Induction and Relaxation of Bacteriochlorophyll Fluorescence in Photosynthetic Bacteria

Authored by: Péter Maróti

Handbook of Photosynthesis

Print publication date:  March  2016
Online publication date:  April  2016

Print ISBN: 9781482230734
eBook ISBN: 9781482230758
Adobe ISBN:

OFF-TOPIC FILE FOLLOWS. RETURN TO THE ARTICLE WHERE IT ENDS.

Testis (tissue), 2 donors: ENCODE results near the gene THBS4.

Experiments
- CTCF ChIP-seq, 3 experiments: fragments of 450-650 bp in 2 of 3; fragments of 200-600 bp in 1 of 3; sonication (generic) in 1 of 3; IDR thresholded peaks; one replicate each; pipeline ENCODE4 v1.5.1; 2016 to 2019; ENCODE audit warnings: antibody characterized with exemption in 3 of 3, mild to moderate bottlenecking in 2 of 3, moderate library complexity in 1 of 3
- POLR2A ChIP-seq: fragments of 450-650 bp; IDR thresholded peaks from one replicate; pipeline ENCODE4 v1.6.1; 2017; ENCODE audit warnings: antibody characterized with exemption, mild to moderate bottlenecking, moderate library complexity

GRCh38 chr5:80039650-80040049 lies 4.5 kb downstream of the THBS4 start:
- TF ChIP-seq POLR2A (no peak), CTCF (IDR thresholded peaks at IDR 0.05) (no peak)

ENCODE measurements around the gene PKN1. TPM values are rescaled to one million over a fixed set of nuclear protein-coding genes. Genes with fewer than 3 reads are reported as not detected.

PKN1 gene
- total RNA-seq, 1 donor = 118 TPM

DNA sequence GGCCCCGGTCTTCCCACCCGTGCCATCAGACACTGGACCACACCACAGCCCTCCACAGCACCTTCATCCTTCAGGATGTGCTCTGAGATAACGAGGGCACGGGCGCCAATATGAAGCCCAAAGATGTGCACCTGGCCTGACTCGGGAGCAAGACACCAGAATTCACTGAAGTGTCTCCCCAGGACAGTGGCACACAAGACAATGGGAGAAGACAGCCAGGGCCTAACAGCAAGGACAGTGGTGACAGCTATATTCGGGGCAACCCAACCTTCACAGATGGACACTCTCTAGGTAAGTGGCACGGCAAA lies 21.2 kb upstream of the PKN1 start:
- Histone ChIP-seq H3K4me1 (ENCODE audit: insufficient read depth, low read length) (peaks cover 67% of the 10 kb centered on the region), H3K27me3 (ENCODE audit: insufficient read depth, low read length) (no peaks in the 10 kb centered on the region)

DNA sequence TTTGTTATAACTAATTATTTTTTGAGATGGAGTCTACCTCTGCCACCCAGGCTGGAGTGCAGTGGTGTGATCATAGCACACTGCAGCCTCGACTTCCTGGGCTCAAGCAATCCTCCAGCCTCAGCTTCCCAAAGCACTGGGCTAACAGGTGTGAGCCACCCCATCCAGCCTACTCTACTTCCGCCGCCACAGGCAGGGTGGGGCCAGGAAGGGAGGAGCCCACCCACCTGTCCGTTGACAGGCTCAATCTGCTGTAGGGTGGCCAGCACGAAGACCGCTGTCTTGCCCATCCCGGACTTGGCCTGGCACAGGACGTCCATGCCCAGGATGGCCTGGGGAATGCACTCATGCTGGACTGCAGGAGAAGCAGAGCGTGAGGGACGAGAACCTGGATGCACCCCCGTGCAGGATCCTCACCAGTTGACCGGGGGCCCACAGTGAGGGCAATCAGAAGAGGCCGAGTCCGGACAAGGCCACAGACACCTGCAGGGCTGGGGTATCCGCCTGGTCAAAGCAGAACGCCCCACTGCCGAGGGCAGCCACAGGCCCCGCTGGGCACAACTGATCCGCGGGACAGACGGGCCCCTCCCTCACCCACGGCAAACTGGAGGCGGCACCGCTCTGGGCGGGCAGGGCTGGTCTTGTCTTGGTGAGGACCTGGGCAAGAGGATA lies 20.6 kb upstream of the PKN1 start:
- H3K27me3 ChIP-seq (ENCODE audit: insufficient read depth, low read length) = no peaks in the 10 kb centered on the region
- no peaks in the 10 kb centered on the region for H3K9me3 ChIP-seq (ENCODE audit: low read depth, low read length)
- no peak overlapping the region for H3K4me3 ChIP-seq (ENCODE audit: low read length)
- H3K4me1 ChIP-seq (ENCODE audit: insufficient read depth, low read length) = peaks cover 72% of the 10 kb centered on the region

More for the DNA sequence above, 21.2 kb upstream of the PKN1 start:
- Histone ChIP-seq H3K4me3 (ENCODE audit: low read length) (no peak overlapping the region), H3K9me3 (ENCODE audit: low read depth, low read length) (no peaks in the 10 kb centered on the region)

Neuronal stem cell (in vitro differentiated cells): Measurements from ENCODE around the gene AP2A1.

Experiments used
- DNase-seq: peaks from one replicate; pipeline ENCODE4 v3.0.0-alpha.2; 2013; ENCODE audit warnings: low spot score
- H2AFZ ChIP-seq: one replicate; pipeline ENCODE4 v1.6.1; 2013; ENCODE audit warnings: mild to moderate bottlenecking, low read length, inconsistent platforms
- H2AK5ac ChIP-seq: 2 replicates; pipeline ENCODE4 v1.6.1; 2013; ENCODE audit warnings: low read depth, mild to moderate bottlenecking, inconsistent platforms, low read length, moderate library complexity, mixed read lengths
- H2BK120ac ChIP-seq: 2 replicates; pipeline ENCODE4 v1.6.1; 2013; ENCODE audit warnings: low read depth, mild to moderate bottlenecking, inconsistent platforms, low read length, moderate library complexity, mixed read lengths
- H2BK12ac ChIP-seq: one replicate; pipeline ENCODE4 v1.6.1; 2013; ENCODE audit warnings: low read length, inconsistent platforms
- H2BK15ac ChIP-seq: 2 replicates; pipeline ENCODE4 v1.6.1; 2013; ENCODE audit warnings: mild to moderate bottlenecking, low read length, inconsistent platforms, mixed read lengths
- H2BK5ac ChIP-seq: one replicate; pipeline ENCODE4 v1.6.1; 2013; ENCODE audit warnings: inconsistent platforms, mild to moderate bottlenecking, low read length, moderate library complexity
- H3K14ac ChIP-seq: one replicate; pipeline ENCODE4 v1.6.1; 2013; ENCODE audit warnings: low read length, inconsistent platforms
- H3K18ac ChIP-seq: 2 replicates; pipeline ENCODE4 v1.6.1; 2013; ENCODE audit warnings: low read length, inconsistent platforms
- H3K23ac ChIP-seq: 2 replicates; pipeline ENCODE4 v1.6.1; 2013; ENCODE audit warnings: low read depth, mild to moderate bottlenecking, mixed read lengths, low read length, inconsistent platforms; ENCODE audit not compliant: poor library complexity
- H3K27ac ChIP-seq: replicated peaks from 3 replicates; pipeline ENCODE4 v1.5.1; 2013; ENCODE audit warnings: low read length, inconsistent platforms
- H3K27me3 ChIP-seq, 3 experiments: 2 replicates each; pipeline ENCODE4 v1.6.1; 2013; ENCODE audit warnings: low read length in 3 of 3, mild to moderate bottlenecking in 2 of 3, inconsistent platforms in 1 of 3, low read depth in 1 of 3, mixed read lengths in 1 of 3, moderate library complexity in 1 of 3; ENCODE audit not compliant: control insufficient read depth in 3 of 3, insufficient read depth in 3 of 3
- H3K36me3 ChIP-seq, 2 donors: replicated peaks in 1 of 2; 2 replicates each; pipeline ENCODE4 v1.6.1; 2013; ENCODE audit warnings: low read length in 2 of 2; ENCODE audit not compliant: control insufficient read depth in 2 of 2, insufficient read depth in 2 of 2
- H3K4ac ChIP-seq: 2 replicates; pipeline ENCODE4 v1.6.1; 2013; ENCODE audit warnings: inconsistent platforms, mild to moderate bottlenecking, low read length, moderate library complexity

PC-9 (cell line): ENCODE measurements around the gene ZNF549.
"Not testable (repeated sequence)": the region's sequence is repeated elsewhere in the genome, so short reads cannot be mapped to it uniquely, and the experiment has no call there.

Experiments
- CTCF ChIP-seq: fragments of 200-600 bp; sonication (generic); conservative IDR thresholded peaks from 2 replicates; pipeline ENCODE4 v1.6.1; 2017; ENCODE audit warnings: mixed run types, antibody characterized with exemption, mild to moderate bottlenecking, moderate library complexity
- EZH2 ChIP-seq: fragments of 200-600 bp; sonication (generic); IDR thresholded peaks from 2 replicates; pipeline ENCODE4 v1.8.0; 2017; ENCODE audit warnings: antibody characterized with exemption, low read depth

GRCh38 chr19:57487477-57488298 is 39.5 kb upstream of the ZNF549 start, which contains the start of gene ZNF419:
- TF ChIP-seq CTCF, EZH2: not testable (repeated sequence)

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The reaction center of bacterial photosynthesis drives a light-induced open-chain intraprotein electron transfer that is part of a larger-scale cyclic electron transfer connecting the cyt bc 1 complex via mobile electron carriers of cyt c and quinones (Q). The electron transfer can be tracked by kinetic changes of the bacteriochlorophyll (BChl) fluorescence originating either from the reaction center or from the antenna. Here, we will concentrate on induction and relaxation of fluorescence and on delayed fluorescence in the millisecond-to-minute time range. The fluorescence induction is decomposed into three (photochemical, triplet quenching, and slow) phases. The light intensity and redox reactions at the donor and acceptor sides as possible bottlenecks of the turnover of the reaction center are reviewed and analyzed critically. We demonstrate that (1) the induction and relaxation of the yield of the BChl fluorescence are fast and convenient tools to monitor the rate-limiting steps in view of closing and reopening the bacterial reaction center upon (and after) continuous illumination, and (2) under physio logical conditions in Rhodobacter sphaeroides, mainly, the donor-side reactions limit the turnover time to some tens of microseconds, (3) which progressively increases with longer illumination in accordance with finite pool sizes and structural confinements of reduced cyt c 2 and oxidized quinones in the periplasmic and membrane phases of the photosynthetic unit, respectively. Fluorescence techniques recently have gained a broad spectrum of applications in (1)  easy and inexpensive determination of the photosynthetic capacity of bacteria under field conditions, (2) ontogenesis of the photosynthetic apparatus, and (3) production of novel systems and (nano)materials mimicking the natural processes of the bacterial photosynthesis.

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